- intensifying efforts to promote girls’ education and education in situations of crisis and conflict, and to improve the quality of education
- playing a leading role in efforts to reduce child and maternal mortality, and to stop the spread of HIV/AIDS, tuberculosis, malaria and other infectious diseases
- actively promoting more ambitious goals for reducing greenhouse gas emissions globally
- investing in renewable energy with a view to reducing global greenhouse gas emissions
- providing around 1 % of GNI a year for development and humanitarian efforts
Combating illicit financial flows and corruption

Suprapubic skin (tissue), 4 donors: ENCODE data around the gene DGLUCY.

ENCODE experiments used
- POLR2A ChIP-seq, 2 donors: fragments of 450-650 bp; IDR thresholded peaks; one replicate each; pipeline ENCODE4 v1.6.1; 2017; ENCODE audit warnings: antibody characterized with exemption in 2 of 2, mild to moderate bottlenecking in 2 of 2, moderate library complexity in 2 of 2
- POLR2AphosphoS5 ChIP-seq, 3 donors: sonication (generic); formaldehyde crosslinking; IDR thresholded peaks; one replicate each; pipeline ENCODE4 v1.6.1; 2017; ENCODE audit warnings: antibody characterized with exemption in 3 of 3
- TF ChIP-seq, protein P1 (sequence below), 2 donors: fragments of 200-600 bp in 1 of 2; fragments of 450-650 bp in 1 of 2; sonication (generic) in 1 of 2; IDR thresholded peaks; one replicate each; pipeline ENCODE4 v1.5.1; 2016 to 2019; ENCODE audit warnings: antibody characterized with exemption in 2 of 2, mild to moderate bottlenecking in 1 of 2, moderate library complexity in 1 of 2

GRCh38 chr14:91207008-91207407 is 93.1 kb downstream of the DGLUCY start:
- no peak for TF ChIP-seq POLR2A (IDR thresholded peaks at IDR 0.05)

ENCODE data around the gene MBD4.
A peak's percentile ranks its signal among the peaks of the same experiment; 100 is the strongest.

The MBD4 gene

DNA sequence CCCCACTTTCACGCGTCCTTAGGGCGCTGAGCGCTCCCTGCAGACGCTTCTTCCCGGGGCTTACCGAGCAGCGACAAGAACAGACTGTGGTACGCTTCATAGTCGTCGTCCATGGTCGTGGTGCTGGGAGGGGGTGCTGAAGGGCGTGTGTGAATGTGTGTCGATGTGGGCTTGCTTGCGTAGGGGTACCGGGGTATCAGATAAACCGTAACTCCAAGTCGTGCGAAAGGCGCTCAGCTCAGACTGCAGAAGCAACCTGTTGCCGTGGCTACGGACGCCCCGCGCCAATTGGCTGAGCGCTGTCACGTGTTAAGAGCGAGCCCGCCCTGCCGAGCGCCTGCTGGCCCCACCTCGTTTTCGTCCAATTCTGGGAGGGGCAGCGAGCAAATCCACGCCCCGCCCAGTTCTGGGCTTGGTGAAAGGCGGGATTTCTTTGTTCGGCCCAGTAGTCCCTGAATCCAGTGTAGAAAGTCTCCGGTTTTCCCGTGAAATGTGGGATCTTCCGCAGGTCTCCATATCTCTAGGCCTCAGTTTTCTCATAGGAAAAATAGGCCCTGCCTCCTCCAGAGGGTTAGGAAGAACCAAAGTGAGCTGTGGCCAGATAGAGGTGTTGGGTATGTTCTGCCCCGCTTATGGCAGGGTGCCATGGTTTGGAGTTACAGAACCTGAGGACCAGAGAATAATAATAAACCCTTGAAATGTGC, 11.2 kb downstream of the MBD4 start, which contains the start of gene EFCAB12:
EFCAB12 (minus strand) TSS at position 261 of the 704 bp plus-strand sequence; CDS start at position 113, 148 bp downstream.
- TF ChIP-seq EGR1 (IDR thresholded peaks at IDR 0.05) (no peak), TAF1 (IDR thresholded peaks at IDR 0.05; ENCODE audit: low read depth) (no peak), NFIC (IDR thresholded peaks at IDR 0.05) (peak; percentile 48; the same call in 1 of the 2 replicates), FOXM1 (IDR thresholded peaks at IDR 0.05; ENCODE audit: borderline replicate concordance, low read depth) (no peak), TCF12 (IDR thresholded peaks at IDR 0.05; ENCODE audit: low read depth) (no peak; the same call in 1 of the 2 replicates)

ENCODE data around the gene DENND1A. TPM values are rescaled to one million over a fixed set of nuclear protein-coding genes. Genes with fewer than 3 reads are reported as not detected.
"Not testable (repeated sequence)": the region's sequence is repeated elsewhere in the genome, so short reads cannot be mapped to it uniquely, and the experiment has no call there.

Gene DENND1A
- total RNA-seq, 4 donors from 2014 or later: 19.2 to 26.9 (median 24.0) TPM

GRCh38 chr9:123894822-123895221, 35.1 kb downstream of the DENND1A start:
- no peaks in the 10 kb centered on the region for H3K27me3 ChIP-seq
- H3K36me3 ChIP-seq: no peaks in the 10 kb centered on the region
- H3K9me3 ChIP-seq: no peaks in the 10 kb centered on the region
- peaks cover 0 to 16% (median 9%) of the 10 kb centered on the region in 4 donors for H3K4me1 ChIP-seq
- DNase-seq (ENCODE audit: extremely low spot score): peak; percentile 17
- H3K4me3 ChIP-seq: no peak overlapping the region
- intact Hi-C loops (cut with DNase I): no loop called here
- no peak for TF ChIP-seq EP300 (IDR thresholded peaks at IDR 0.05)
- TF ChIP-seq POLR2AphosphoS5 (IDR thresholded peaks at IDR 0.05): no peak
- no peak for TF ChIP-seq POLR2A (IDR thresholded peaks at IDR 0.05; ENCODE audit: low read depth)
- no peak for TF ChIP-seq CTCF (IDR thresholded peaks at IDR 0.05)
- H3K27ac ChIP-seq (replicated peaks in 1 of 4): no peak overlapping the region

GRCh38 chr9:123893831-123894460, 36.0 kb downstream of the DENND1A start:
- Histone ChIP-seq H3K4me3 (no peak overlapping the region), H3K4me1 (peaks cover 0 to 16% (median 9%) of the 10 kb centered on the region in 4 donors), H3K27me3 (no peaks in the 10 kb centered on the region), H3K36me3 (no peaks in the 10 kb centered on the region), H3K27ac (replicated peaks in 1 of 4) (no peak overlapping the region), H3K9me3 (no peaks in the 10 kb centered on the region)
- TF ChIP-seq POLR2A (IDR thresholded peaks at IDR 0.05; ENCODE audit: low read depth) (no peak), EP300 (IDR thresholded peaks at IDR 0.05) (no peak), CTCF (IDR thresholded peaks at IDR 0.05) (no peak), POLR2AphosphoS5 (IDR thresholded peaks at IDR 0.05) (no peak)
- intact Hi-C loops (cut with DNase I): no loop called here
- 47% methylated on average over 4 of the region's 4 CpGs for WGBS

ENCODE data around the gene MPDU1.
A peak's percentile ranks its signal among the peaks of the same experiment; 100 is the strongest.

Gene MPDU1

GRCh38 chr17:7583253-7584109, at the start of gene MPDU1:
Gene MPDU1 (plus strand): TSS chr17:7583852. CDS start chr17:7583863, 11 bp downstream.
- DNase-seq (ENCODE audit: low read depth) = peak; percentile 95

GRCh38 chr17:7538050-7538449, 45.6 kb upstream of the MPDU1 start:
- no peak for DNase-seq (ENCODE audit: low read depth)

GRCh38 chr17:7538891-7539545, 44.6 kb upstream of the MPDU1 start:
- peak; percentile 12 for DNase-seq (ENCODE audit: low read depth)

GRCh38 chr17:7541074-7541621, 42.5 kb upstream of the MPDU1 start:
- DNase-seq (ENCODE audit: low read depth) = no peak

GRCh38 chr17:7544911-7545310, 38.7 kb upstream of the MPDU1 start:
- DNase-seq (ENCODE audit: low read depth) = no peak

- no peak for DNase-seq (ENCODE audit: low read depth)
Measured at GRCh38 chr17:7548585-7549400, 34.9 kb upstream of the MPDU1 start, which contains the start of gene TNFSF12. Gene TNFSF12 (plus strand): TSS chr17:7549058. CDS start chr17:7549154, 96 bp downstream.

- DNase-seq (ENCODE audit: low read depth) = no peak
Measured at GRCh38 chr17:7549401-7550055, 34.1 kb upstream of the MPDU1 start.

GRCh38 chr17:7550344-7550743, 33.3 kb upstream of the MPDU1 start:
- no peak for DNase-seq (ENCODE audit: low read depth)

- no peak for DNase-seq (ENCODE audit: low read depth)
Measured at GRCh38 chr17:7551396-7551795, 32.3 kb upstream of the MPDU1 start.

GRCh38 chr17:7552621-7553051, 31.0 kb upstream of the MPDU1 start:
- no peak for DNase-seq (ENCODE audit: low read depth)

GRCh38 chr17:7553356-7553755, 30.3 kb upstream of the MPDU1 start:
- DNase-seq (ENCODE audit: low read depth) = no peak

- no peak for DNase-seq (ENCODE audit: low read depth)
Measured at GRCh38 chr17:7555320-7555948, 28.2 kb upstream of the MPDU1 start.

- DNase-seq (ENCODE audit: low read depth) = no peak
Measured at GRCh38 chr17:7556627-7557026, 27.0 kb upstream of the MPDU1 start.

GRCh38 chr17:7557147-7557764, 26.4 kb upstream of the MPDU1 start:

National income generation, taxation, and combating illicit financial flows and corruption are far more important for development than aid. A number of analyses show that the impact of illicit financial flows and corruption may be more than USD 1 trillion a year. In comparison, global aid is around USD 140 billion.
Maternal and child health
Norway recognises the importance of education for maternal and child health. Girls who go to school and gain an education tend to marry and have children later. Education for girls and women is therefore crucial for improving maternal health and reducing child mortality.
Norwegian expertise in the fields of natural resource management and taxation is increasingly sought after by developing countries, and we are happy to share it. We do so through the programmes Fish for Development, Oil for Development, and Tax for Development. In addition, the Digitalisation for Development programme was launched in 2018.
History and background